Since 1898, Lux Bond & Green Jewelers has been dedicated to offering truly extraordinary diamonds, jewelry, watches and gifts for the home.
Westport Young Woman's League CraftWestport, November 4-5, Staples High School
Quick Center: Compagnie Hervé Koubi in What the Day Owes to the Night Breathtaking, gravity-defying dance that transcends. Thursday  October 19  2017 8:00 P.M.
Your 24/7 News Source

Tuesday, July 19, 2016

Nike Historic Status Put on Hold

Historic landmark designation for the former Nike Missile Radar Site on Bayberry Lane has been put on hold until the Westport Historic District Commission (HDC) comes up with a revised plan for the former Cold War relic. Image
The HDC/Golden Shadows and Nike Missile Radar Site Study Subcommittee visited the Nike site last fall.  (CLICK TO ENLARGE) Dave Matlow for

That was the consensus of a 13 to 10 vote by the Representative Town Meeting (RTM) tonight after the HDC met resistance from RTM members concerned that historic status would hamstring the town from using the 8.25-acre property for future community needs.

The site at 180 Bayberry Lane currently is home to the Westport Weston Health District, the Westport Astronomical Society, and the town’s brush dump. In the 1950s it housed a Nike missile complex protecting munitions-related factories in Bridgeport.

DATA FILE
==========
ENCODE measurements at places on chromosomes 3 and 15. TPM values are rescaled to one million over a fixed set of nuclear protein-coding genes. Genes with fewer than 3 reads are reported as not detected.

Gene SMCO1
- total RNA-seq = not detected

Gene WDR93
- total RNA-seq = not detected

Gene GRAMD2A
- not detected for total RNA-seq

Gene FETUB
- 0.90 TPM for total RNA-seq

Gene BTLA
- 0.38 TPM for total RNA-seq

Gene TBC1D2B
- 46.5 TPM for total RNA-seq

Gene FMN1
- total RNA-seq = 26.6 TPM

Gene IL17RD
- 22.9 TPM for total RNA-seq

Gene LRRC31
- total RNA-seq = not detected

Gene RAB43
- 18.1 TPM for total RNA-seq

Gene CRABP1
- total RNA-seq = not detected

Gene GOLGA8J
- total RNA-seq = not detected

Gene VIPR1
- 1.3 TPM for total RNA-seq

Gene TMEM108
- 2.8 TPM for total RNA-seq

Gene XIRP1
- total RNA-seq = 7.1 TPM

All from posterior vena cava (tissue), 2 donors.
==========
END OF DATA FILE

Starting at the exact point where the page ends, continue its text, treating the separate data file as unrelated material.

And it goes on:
Selectwoman Helen Garten put forth the motion for historic designation calling the Nike site “an iconic Cold War symbol,” despite the fact the cinder block buildings are not considered “beautiful historic monuments.”

In May, the State Historic Preservation Office’s Historic Preservation Council recommended the site, and the Golden Shadows mansion on the town-owned Baron’s South, as historic properties. (See WestportNow May 4, 2016)

Daniel Mackay, executive director of the CT Trust for Historic Preservation, was among those urging RTM approval tonight of the proposed designation.

RTM member Jay Keenan, an architect, was the first to oppose the designation, saying that historic status would take away options for future use should the need arise.

“This is eight acres of real property that we own, and if we designate it, we will never get it back,” he said.

Other objections followed, with RTM member Jimmy Izzo saying the legislative body had a responsibility to taxpayers first and should not surrender a valuable town asset. Others followed, arguing that the property worth at least $6 million should not be tied up.

“It’s not like going to Rome and looking at the Colosseum,” said RTM member Carla Rea, who suggested that a plaque on one of the buildings would be more fitting.

“No plan, no thank you,” said RTM member Jack Klinge.

RTM member Melissa Kane made the motion to amend the original proposal, which passed, and which, under state law, must now go back to the HDC for another report.

She suggested the HDC propose two-plus acres for historic status, leaving the rest for the town to use at it sees fit.

After a lot of back and forth and confusion as to what a vote on the amendment would entail, the legislative body voted to send it back to the HDC to be reworked.

The commission has 65 days to bring it back to the RTM. Otherwise, it has to wait until a new RTM takes office after the November 2017 elections to bring back the proposal in the original form.

—James Lomuscio


Posted 07/19/16 at 10:50 PM  Permalink


You must have a Facebook account and be logged to this account (login/logout button above) to post comments. Comments are subject to our Comment Policy.